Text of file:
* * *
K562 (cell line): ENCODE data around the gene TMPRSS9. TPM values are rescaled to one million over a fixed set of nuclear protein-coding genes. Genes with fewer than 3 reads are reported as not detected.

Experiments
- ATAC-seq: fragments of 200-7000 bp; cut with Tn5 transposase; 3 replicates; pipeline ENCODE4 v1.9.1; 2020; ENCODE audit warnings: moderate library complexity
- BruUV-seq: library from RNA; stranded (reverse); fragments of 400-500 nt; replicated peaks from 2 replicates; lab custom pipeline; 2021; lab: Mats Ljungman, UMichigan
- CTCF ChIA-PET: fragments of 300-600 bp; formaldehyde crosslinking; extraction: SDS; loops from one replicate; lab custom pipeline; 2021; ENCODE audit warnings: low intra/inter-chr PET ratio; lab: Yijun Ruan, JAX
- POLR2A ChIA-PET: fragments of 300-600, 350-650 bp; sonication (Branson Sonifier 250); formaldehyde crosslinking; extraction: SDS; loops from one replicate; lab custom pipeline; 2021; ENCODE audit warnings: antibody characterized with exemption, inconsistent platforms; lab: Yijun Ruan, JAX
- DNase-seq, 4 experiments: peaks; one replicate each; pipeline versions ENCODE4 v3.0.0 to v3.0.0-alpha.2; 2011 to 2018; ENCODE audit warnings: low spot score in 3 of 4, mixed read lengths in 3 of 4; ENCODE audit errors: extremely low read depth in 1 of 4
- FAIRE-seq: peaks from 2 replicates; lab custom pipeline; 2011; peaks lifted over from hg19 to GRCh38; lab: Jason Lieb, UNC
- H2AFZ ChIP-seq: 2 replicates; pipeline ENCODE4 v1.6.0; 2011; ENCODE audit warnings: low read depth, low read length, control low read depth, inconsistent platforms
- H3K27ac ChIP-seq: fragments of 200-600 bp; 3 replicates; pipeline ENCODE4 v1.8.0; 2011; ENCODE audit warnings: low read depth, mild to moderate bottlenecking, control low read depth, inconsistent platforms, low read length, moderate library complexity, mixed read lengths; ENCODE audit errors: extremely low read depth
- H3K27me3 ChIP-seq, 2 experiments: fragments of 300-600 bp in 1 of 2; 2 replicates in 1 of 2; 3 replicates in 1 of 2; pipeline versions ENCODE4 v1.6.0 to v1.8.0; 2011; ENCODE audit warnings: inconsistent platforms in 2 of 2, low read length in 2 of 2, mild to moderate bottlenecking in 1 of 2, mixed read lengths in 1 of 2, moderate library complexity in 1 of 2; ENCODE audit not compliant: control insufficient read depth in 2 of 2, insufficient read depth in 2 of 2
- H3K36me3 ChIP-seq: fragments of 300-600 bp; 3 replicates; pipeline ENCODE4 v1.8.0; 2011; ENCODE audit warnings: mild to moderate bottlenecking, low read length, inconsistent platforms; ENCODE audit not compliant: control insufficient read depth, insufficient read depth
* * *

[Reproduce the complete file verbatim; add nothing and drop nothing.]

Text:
K562 (cell line): ENCODE data around the gene TMPRSS9. TPM values are rescaled to one million over a fixed set of nuclear protein-coding genes. Genes with fewer than 3 reads are reported as not detected.

Experiments
- ATAC-seq: fragments of 200-7000 bp; cut with Tn5 transposase; 3 replicates; pipeline ENCODE4 v1.9.1; 2020; ENCODE audit warnings: moderate library complexity
- BruUV-seq: library from RNA; stranded (reverse); fragments of 400-500 nt; replicated peaks from 2 replicates; lab custom pipeline; 2021; lab: Mats Ljungman, UMichigan
- CTCF ChIA-PET: fragments of 300-600 bp; formaldehyde crosslinking; extraction: SDS; loops from one replicate; lab custom pipeline; 2021; ENCODE audit warnings: low intra/inter-chr PET ratio; lab: Yijun Ruan, JAX
- POLR2A ChIA-PET: fragments of 300-600, 350-650 bp; sonication (Branson Sonifier 250); formaldehyde crosslinking; extraction: SDS; loops from one replicate; lab custom pipeline; 2021; ENCODE audit warnings: antibody characterized with exemption, inconsistent platforms; lab: Yijun Ruan, JAX
- DNase-seq, 4 experiments: peaks; one replicate each; pipeline versions ENCODE4 v3.0.0 to v3.0.0-alpha.2; 2011 to 2018; ENCODE audit warnings: low spot score in 3 of 4, mixed read lengths in 3 of 4; ENCODE audit errors: extremely low read depth in 1 of 4
- FAIRE-seq: peaks from 2 replicates; lab custom pipeline; 2011; peaks lifted over from hg19 to GRCh38; lab: Jason Lieb, UNC
- H2AFZ ChIP-seq: 2 replicates; pipeline ENCODE4 v1.6.0; 2011; ENCODE audit warnings: low read depth, low read length, control low read depth, inconsistent platforms
- H3K27ac ChIP-seq: fragments of 200-600 bp; 3 replicates; pipeline ENCODE4 v1.8.0; 2011; ENCODE audit warnings: low read depth, mild to moderate bottlenecking, control low read depth, inconsistent platforms, low read length, moderate library complexity, mixed read lengths; ENCODE audit errors: extremely low read depth
- H3K27me3 ChIP-seq, 2 experiments: fragments of 300-600 bp in 1 of 2; 2 replicates in 1 of 2; 3 replicates in 1 of 2; pipeline versions ENCODE4 v1.6.0 to v1.8.0; 2011; ENCODE audit warnings: inconsistent platforms in 2 of 2, low read length in 2 of 2, mild to moderate bottlenecking in 1 of 2, mixed read lengths in 1 of 2, moderate library complexity in 1 of 2; ENCODE audit not compliant: control insufficient read depth in 2 of 2, insufficient read depth in 2 of 2
- H3K36me3 ChIP-seq: fragments of 300-600 bp; 3 replicates; pipeline ENCODE4 v1.8.0; 2011; ENCODE audit warnings: mild to moderate bottlenecking, low read length, inconsistent platforms; ENCODE audit not compliant: control insufficient read depth, insufficient read depth